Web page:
IV. David’s farewell to Barzillai. 1. He sends him back into his country with a kiss and a blessing (v. 39), signifying that in gratitude for his kindnesses he would love him and pray for him, and with a promise that whatever request he should at any time make to him he would be ready to oblige him (v. 38): Whatsoever thou shalt think of, when thou comest home, to ask of me, that will I do for thee. What is the chief excellency of power but this, that it gives men a capacity of doing the more good? 2. He takes Chimham forward with him, and leaves it to Barzillai to choose him his preferment. I will do to him what shall seem good to thee, v. 38. And, it should seem, Barzillai, who had experienced the innocency and safety of retirement, begged a country seat for him near Jerusalem, but not in it; for, long after, we read of a place near Beth-lehem, David’s city, which is called the habitation of Chimham, allotted to him, probably, not out of the crown-lands or the forfeited estates, but out of David’s paternal estate.
Then the king went on to Gilgal, and Chimham went on with him: and all the people of Judah conducted the king, and also half the people of Israel.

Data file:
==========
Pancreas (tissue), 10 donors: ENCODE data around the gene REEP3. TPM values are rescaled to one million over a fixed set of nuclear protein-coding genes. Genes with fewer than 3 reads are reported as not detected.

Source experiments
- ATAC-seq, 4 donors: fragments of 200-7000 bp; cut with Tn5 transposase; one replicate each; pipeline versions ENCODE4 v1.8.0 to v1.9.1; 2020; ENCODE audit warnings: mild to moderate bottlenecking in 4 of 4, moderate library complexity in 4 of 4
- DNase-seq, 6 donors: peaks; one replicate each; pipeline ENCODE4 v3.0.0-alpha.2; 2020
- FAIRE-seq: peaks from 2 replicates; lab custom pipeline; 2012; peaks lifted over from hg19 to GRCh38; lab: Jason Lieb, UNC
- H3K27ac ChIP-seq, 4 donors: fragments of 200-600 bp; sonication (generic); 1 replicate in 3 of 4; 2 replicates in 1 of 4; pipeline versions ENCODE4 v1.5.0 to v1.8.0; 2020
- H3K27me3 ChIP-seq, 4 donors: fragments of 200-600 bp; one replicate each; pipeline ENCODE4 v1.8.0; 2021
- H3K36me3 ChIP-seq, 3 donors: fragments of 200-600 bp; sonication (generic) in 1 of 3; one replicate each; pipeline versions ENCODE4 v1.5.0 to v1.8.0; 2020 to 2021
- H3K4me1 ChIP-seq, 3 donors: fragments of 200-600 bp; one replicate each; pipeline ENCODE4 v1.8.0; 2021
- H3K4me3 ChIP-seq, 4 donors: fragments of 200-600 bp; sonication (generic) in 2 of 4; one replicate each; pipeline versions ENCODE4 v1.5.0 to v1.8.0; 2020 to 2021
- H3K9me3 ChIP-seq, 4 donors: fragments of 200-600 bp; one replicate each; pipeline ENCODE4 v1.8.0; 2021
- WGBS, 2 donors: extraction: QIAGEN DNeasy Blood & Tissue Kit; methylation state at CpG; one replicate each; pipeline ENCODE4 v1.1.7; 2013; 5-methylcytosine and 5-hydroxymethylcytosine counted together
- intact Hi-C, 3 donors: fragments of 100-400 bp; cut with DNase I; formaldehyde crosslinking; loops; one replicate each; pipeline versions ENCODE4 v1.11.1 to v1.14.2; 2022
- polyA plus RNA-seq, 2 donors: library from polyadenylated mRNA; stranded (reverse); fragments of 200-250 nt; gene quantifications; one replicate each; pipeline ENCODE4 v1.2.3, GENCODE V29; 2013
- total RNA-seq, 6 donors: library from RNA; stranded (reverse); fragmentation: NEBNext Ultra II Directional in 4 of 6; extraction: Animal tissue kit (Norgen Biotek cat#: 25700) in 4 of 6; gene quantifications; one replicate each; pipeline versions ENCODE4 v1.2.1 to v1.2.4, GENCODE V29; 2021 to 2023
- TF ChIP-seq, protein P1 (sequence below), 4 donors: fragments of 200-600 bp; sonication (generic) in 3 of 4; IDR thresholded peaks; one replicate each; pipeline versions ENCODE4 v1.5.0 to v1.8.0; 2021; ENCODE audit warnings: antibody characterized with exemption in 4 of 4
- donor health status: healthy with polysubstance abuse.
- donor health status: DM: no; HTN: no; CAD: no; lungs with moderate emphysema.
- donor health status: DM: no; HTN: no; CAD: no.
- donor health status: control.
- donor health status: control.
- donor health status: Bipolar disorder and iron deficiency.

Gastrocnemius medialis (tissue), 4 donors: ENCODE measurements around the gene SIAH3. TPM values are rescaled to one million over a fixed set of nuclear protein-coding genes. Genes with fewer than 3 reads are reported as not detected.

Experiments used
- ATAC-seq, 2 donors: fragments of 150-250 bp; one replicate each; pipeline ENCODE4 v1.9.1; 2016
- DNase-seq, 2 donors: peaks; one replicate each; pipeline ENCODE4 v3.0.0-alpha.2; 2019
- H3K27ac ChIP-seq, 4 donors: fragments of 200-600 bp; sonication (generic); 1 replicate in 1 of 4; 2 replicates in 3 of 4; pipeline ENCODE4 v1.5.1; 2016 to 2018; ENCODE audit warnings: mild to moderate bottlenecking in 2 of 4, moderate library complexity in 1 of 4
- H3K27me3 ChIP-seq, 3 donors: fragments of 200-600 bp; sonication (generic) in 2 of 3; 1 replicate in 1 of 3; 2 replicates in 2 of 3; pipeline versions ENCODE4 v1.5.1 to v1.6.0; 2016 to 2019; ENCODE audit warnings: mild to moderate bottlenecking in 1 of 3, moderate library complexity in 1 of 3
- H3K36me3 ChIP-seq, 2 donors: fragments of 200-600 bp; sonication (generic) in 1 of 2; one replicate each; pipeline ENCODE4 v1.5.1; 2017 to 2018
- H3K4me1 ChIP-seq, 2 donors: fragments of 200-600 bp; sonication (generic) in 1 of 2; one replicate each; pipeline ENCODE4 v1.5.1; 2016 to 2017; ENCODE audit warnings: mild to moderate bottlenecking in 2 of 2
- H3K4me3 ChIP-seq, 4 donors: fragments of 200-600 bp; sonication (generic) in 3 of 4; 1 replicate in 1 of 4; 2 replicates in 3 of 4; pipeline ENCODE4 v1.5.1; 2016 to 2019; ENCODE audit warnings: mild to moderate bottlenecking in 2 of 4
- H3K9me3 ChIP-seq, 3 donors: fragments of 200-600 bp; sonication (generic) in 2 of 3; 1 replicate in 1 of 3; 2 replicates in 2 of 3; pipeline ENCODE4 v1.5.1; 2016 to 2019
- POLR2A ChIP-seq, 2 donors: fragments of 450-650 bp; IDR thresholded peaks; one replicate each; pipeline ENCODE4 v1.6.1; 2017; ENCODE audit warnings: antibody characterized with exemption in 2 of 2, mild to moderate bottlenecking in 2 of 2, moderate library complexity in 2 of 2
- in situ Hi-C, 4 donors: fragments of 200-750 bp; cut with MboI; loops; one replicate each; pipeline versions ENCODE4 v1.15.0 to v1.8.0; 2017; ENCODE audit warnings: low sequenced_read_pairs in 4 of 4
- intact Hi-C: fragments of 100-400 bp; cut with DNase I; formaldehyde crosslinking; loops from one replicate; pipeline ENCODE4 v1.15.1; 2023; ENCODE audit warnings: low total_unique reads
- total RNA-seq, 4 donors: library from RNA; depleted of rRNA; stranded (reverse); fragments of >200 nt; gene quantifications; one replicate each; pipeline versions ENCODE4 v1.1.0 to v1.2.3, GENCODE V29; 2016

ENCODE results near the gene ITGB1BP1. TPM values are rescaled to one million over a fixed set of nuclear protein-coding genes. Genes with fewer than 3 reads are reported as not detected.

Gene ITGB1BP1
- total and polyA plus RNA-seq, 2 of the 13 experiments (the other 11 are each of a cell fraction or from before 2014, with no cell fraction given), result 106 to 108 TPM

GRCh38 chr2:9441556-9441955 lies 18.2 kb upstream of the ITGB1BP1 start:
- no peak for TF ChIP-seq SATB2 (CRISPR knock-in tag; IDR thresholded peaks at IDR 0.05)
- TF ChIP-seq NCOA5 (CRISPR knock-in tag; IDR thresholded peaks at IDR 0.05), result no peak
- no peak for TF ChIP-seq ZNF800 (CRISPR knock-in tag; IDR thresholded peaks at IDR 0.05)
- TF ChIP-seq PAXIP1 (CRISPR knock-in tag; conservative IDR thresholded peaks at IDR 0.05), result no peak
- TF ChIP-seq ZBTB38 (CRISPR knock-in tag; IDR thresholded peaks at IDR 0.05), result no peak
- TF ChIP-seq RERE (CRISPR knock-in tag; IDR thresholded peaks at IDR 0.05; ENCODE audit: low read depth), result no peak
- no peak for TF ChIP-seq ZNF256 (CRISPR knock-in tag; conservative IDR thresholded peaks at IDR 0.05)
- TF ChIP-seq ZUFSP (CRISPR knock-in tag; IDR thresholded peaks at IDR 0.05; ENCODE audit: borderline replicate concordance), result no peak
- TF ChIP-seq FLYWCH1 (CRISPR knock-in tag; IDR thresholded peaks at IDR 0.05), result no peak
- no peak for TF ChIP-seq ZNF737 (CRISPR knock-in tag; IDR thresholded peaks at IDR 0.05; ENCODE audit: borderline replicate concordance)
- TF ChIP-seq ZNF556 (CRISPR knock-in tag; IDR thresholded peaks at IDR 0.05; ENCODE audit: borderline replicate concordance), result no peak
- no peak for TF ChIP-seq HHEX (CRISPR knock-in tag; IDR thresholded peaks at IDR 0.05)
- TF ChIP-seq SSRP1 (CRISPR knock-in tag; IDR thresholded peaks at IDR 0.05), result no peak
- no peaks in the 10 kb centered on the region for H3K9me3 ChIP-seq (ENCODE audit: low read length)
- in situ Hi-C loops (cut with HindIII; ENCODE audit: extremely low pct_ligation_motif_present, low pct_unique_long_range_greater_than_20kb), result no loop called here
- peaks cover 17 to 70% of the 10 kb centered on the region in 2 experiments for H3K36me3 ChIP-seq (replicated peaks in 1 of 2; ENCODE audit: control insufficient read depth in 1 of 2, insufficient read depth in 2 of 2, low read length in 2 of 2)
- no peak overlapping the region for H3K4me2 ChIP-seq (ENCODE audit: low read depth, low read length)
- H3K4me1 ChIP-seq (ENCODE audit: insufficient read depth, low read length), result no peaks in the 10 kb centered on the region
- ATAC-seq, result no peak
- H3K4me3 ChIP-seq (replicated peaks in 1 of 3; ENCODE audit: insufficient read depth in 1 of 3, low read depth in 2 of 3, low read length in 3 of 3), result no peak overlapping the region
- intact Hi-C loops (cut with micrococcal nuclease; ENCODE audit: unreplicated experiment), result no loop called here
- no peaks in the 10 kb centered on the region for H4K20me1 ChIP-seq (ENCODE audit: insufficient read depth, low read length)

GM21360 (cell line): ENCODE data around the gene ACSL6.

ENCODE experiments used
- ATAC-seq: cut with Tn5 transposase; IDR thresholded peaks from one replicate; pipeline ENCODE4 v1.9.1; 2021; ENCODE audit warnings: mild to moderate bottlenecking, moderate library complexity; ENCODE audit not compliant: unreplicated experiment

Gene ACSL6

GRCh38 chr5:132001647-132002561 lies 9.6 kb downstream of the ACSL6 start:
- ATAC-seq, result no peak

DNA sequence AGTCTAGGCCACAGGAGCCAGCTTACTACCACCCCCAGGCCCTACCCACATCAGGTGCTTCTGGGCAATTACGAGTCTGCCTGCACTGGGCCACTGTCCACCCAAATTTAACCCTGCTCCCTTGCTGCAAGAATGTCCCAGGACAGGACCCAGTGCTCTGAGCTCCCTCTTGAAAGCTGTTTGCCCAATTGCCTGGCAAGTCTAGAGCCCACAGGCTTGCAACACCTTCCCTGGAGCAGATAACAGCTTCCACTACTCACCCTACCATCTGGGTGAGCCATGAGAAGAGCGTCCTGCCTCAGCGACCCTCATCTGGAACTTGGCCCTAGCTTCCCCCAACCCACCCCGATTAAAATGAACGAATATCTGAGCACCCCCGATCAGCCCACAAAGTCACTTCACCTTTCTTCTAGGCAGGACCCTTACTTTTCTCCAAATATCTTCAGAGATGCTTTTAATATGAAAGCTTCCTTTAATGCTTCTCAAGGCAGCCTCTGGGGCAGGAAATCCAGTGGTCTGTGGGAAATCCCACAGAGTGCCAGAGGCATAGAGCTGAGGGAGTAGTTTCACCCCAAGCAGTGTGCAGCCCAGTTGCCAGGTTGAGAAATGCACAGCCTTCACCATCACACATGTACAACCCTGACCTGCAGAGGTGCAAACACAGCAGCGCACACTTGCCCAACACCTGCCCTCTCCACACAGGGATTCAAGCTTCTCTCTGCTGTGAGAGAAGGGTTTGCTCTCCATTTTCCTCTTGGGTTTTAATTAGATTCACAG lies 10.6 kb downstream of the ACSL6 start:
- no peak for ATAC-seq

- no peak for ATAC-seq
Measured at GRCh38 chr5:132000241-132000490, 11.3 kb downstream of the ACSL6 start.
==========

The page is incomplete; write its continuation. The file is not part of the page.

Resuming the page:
David came over Jordan attended and assisted only by the men of Judah; but when he had advanced as far as Gilgal, the first stage on this side Jordan, half the people of Israel (that is, of their elders and great men) had come to wait upon him, to kiss his hand, and congratulate him on his return, but found they came too late to witness the solemnity of his first entrance. This put them out of humour, and occasioned a quarrel between them and the men of Judah, which was a damp to the joy of the day, and the beginning of further mischief. Here is, 1. The complaint which the men of Israel brought to the king against the men of Judah (v. 41), that they had performed the ceremony of bringing the king over Jordan, and not given them notice, that they might have come to join in it. This reflected upon them, as if they were not so well affected to the king and his restoration as the men of Judah were, whereas the king himself knew that they had spoken of it before the men of Judah thought of it, v. 11. It seemed likewise as if they intended to monopolize the king’s favours when he had come back, and to be looked upon as his only friends. See what mischief comes from pride and jealousy. 2. The excuse which the men of Judah made for themselves, v. 42. (1.) They plead relations to the king: "He is near of kin to us, and therefore in a matter of mere ceremony, as this was, we may claim precedency. It was into our country that he was to be brought, and therefore who so fit as we to bring him?" (2.) They deny the insinuated charge of self-seeking in what they had done: "Have we eaten at all of the king’s cost? No, we have all borne our own charges. Hath he given us any gift? No, we have no design to engross the advantages of his return; you have come time enough to share in them." Too many that attend princes do so only for what they can get. 3. The men of Israel’s vindication of their charge, v. 43. They pleaded, "We have ten parts in the king" (Judah having Simeon only, whose lot lay within his, to join with him), "and therefore it is a slight upon us that our advice was not asked about bringing back the king." See how uncertain the multitude is. They were lately striving against the king, to drive him out; now they are striving about him, which shall honour him most. A good man and a good cause will thus recover their credit and interest, though, for a time, they may seem to have lost them. See what is commonly the origin of strife, nothing so much as impatience of contempt or the least seeming slight. The men of Judah would have done better if they had taken their brethren’s advice and assistance; but, since they did not, why should the men of Israel be so grievously offended? If a good work be done, and well done, let us not be displeased, nor the work disparaged, though we had no hand in it. 4. The scripture takes notice, by way of blame, which of the contending parties managed the cause with most passion: The words of the men of Judah were fiercer than those of the men of Israel. Though we have right and reason on our side, yet, if we express ourselves with fierceness, God takes notice of it and is much displeased with it.